Chocolatier Tools Explained
David Levy, founder of Chocolate Tales, an Ontario-based company that hosts hands-on chocolate making workshops and parties, suggests the best supplies for every skill level.
Look for a spatula that’s one solid piece, rather than one that has a separate handle (germs can accumulate in tiny spaces, and a wooden handle can attract moisture). A spatula with a bent, raised “elbow” also makes it easier to spread and level ingredients.
2. Dipping Spiral
Essential if you want to make rounded, coated truffles. The wrong kind of fork will get stuck in the truffle – but the spiral drops it easily with a gentle tap. For increased balance and comfort, look for a heavier handle, or even consider getting custom tools made, like the top chocolatiers do.
Heat can make or break a chocolate, so take the guesswork out of tempering with a thermometer. If you’re planning on melting chocolate often, try an infrared heat thermometer (you can pick one up at a hardware store), which checks the temperature without direct contact.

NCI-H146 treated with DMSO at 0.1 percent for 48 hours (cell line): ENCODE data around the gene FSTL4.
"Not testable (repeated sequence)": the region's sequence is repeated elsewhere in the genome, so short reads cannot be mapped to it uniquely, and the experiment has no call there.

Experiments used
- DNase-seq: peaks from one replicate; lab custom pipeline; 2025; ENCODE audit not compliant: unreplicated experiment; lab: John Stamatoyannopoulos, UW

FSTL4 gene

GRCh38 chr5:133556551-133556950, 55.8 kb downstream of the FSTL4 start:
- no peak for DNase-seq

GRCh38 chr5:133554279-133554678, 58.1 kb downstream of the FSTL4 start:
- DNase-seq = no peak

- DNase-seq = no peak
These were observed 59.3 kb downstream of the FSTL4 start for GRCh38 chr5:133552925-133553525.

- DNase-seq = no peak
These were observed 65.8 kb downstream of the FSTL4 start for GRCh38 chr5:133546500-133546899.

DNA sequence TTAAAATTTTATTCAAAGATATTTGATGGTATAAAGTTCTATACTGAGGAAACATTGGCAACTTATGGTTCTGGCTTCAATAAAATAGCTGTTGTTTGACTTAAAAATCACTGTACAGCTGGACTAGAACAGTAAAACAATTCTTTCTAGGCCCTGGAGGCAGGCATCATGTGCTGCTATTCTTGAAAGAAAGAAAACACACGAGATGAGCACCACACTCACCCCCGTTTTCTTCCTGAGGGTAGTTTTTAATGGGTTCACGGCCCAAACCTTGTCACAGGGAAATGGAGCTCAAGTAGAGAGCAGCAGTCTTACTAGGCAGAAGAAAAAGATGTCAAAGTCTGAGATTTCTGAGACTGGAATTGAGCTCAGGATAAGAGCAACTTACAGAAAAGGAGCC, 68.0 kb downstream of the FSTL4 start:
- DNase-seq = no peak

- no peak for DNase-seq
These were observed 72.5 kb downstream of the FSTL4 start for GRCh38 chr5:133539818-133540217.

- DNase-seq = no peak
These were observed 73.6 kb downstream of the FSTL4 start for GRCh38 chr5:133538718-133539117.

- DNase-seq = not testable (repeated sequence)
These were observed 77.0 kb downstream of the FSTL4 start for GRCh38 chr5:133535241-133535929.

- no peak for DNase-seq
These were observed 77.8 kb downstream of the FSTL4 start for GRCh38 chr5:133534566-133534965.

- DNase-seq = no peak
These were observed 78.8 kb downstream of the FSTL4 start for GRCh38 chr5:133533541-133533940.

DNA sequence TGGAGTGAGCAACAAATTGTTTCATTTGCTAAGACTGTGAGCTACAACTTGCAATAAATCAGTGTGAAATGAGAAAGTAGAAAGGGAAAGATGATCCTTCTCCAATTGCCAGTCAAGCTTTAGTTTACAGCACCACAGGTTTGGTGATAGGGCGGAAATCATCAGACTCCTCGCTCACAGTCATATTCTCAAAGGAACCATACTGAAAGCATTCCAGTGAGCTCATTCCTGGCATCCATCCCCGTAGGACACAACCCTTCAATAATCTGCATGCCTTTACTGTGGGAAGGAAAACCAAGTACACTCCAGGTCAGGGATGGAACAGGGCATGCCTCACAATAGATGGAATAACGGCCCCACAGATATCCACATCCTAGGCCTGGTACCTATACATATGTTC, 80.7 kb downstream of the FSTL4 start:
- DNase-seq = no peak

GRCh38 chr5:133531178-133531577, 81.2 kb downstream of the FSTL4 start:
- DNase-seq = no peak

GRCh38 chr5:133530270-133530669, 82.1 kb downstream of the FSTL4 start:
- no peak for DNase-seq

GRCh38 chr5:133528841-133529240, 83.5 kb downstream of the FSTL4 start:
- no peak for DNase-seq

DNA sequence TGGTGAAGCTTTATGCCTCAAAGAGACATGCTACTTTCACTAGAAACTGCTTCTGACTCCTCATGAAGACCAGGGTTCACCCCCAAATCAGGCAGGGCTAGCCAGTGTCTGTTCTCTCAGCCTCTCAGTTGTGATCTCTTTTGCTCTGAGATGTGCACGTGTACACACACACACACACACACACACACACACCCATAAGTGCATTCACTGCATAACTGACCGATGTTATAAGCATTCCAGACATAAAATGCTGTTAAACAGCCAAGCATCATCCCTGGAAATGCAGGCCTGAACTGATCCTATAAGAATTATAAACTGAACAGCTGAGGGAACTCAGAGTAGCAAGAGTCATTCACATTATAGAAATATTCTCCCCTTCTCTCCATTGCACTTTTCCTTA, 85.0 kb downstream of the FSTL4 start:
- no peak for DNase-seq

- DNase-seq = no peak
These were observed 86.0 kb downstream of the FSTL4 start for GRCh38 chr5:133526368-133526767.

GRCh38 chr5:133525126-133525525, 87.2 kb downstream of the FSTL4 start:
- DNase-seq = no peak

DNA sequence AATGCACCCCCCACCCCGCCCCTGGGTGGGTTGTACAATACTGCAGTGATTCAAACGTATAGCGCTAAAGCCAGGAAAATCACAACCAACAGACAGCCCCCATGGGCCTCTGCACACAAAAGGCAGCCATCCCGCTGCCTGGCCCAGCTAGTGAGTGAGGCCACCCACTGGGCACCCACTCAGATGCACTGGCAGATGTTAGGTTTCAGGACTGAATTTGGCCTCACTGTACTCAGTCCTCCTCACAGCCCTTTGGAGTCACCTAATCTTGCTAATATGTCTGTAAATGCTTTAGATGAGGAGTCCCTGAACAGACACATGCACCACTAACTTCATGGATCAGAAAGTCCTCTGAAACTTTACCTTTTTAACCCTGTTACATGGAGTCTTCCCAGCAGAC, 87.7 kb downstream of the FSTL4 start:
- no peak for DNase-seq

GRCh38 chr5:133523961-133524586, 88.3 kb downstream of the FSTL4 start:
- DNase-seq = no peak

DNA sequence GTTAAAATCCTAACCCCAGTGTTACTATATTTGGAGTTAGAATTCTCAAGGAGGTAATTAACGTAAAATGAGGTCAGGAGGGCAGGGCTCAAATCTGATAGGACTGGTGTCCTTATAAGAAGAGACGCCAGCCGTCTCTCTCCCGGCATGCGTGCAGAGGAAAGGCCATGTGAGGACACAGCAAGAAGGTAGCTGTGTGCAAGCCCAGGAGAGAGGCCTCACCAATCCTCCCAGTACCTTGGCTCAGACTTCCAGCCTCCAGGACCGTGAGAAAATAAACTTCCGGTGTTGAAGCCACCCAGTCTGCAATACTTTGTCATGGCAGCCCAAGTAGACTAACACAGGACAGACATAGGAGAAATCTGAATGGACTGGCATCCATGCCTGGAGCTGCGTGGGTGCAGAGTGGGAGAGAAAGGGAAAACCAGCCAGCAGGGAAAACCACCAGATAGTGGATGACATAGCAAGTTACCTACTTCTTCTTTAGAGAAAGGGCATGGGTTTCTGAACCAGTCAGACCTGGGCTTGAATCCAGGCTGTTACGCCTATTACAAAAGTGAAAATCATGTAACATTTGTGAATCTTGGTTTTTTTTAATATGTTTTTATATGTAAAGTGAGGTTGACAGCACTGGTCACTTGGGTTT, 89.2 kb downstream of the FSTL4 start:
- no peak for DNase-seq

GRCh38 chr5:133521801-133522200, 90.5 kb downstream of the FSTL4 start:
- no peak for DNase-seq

4. Chocolate Moulds
Metal was used for a long time by chocolatiers because it was the only option around – it’s great for fine design details but has many drawbacks, including being hard to clean. Silicone moulds are popular but don’t handle heat well. Instead, try polycarbonate, which draws heat away from the chocolate, letting crystallization happen more gradually.
When you’re making ganache, you want the fat particles to disperse properly into the chocolate, and the best way to achieve this is with a whisk. It’s especially important if you’re using egg whites in your ganache – a whisk will help give it a creamy finish.